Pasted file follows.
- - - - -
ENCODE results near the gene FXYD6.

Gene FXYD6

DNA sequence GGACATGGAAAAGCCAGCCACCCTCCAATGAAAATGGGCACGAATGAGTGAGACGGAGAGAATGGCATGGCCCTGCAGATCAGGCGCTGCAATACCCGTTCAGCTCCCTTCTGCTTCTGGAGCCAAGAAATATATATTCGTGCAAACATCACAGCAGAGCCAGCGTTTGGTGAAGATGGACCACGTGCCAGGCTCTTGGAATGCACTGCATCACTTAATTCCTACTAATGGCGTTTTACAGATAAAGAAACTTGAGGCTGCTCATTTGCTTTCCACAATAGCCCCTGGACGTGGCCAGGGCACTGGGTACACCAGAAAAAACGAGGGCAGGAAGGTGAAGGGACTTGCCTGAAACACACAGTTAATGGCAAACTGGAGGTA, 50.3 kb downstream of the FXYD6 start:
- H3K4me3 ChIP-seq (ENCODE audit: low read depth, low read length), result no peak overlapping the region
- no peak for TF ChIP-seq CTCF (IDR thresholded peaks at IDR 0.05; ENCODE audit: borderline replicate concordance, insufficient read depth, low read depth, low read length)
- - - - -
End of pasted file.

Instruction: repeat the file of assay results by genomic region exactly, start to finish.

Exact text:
ENCODE results near the gene FXYD6.

Gene FXYD6

DNA sequence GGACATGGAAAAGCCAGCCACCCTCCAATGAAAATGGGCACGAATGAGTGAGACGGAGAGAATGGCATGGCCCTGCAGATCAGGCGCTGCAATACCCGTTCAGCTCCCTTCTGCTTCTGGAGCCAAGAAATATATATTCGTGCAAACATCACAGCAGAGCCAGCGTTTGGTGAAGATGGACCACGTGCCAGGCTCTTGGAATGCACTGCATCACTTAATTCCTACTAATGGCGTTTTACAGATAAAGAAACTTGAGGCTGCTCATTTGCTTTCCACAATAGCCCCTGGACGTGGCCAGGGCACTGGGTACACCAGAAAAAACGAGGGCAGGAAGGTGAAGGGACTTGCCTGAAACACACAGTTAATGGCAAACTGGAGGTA, 50.3 kb downstream of the FXYD6 start:
- H3K4me3 ChIP-seq (ENCODE audit: low read depth, low read length), result no peak overlapping the region
- no peak for TF ChIP-seq CTCF (IDR thresholded peaks at IDR 0.05; ENCODE audit: borderline replicate concordance, insufficient read depth, low read depth, low read length)